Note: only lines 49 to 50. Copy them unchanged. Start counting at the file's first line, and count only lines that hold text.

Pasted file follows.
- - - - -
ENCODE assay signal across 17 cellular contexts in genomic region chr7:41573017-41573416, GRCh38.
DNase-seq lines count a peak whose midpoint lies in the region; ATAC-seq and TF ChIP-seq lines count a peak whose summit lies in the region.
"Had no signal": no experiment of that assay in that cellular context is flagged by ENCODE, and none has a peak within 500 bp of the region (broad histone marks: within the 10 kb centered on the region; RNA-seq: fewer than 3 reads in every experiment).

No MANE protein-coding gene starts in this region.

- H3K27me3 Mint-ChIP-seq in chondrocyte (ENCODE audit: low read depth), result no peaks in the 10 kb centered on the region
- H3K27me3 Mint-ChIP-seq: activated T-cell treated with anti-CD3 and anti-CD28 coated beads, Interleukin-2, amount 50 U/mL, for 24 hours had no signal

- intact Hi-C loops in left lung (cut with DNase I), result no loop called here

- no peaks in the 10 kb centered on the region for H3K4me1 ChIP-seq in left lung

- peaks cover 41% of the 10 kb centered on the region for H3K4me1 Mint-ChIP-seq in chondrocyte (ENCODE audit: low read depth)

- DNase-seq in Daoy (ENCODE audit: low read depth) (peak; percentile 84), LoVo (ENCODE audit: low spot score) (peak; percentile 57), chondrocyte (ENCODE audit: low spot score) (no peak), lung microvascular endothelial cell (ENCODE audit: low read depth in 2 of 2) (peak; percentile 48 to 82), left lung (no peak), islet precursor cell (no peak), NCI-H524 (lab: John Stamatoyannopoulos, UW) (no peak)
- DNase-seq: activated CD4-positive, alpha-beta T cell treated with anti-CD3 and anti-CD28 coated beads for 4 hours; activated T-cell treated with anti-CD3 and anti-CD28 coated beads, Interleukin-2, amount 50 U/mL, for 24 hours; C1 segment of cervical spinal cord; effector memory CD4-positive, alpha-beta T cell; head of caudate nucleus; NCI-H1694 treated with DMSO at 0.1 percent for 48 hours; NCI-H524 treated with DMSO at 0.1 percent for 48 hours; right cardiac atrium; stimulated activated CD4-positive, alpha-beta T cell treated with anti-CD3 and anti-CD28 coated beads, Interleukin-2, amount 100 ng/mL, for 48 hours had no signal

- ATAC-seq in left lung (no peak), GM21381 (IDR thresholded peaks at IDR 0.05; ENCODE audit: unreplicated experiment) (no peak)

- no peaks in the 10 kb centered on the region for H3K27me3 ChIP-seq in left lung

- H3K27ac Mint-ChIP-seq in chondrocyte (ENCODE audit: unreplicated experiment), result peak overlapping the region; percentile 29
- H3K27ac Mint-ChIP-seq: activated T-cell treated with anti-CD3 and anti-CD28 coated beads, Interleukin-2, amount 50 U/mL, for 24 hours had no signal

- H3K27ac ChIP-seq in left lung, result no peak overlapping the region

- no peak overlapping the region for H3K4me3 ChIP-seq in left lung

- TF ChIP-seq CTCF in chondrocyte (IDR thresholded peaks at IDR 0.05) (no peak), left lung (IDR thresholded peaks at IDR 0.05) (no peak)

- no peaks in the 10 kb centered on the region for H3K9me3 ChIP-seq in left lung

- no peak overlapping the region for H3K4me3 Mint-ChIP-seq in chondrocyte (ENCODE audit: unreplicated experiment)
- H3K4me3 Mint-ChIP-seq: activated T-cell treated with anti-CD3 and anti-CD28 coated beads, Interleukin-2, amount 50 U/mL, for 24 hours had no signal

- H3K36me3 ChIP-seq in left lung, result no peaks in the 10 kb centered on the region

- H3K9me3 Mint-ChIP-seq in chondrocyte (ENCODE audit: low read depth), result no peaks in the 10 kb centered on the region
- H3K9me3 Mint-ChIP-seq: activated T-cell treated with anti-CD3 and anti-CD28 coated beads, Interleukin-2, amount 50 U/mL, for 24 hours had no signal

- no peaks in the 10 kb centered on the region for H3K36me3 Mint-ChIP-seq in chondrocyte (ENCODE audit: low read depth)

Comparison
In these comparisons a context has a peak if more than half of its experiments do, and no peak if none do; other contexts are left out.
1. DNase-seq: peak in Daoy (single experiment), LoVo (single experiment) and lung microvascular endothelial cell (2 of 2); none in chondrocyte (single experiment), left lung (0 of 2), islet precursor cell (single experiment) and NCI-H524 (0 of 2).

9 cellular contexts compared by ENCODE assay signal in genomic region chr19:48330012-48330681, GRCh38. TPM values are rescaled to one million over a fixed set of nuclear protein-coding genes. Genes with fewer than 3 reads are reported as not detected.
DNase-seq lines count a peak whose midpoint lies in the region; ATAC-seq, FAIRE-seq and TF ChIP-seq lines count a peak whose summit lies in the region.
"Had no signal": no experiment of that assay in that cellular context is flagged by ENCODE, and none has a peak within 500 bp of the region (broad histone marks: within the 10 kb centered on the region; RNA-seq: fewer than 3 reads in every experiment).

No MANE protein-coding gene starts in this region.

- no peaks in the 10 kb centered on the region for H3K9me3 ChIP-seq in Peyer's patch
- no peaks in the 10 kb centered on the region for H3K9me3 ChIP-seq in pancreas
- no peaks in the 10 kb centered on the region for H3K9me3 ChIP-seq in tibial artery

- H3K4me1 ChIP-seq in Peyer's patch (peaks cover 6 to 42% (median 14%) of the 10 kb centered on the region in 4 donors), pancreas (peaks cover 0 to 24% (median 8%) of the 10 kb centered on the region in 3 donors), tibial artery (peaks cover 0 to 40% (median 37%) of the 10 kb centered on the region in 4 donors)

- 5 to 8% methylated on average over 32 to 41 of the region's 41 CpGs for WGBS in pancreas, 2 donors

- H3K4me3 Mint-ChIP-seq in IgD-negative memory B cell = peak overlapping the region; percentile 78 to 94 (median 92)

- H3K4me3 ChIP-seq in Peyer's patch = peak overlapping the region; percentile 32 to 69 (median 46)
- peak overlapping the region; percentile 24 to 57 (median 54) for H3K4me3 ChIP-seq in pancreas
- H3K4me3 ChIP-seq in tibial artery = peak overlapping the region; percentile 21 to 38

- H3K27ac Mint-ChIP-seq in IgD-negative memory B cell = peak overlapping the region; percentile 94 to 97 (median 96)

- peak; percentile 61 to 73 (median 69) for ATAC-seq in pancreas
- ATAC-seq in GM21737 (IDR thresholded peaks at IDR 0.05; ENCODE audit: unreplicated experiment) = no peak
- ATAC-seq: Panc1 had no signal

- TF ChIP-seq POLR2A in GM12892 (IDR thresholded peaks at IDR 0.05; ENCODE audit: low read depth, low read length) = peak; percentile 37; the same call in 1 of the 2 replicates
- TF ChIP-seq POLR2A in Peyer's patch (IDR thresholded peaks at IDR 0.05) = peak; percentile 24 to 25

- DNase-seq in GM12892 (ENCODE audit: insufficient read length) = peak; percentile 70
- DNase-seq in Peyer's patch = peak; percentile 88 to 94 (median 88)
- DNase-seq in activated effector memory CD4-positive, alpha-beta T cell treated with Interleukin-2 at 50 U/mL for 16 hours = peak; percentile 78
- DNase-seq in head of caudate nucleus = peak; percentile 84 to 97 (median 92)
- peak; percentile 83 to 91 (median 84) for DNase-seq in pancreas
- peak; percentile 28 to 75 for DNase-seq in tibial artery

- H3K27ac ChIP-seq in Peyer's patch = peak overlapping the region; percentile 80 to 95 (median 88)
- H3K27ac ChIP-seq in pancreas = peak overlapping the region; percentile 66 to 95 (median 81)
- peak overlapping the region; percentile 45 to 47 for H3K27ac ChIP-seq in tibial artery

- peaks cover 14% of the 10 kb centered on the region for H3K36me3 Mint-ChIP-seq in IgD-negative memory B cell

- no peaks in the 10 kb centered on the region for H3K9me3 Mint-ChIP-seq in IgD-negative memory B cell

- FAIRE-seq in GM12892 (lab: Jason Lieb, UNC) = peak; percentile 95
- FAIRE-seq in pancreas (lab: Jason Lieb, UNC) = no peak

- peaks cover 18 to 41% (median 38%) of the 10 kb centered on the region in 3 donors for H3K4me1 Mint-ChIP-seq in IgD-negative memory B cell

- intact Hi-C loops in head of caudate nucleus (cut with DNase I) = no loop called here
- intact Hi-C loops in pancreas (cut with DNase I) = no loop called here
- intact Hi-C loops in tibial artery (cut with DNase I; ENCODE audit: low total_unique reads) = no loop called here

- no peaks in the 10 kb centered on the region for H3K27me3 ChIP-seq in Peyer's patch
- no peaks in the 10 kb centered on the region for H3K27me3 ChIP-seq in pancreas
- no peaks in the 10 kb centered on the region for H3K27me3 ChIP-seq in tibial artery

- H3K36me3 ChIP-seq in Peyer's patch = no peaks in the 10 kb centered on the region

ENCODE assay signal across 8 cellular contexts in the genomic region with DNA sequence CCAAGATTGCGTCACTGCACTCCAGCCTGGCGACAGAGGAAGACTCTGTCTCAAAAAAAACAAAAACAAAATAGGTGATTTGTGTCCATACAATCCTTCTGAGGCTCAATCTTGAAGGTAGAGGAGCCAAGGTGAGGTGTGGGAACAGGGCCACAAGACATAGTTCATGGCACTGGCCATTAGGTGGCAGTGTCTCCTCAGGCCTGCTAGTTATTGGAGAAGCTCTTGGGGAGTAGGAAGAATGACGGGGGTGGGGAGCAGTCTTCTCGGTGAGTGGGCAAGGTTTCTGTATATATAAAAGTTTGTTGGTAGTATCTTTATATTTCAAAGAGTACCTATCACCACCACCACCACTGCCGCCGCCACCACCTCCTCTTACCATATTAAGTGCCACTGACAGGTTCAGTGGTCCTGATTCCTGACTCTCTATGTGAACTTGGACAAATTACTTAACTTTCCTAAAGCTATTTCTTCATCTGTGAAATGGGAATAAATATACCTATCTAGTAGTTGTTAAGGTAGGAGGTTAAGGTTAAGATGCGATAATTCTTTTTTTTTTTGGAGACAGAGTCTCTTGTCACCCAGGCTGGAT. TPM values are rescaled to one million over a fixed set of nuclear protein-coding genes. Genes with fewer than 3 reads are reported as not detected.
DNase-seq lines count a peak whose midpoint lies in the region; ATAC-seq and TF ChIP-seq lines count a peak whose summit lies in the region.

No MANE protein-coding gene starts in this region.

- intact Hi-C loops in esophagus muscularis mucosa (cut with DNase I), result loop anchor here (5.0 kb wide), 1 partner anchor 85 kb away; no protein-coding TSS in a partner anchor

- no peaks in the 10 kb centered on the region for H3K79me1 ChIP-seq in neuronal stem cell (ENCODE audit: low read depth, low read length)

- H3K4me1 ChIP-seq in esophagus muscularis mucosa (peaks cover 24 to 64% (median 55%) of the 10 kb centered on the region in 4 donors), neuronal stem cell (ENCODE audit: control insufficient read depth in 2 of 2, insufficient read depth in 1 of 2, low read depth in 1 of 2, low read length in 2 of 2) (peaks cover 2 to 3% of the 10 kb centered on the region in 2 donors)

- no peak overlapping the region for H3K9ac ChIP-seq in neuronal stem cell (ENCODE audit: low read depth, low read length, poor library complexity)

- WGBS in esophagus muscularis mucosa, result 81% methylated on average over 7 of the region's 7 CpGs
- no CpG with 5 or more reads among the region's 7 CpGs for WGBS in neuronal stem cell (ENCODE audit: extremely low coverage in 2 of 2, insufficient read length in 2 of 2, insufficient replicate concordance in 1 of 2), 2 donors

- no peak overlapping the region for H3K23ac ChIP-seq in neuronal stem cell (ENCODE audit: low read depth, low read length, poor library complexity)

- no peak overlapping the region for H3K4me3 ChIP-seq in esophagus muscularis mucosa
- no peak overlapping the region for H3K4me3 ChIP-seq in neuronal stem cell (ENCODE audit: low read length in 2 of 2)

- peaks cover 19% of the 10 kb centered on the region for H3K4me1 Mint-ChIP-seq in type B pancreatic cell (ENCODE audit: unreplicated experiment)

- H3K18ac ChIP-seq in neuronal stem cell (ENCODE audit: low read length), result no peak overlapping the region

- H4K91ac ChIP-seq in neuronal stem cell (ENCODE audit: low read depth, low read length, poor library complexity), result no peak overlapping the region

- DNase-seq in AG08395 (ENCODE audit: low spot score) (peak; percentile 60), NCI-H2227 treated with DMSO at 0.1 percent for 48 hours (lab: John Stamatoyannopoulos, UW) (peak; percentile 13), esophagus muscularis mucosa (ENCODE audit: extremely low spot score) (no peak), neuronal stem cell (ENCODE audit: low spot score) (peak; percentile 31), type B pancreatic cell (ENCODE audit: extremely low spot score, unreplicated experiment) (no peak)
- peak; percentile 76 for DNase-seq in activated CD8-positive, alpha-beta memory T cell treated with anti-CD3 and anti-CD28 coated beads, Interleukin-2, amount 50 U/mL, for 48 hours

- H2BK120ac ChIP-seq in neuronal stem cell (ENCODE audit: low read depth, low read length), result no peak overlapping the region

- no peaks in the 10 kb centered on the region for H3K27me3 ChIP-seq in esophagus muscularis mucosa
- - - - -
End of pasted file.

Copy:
- DNase-seq in Peyer's patch = peak; percentile 88 to 94 (median 88)
- DNase-seq in activated effector memory CD4-positive, alpha-beta T cell treated with Interleukin-2 at 50 U/mL for 16 hours = peak; percentile 78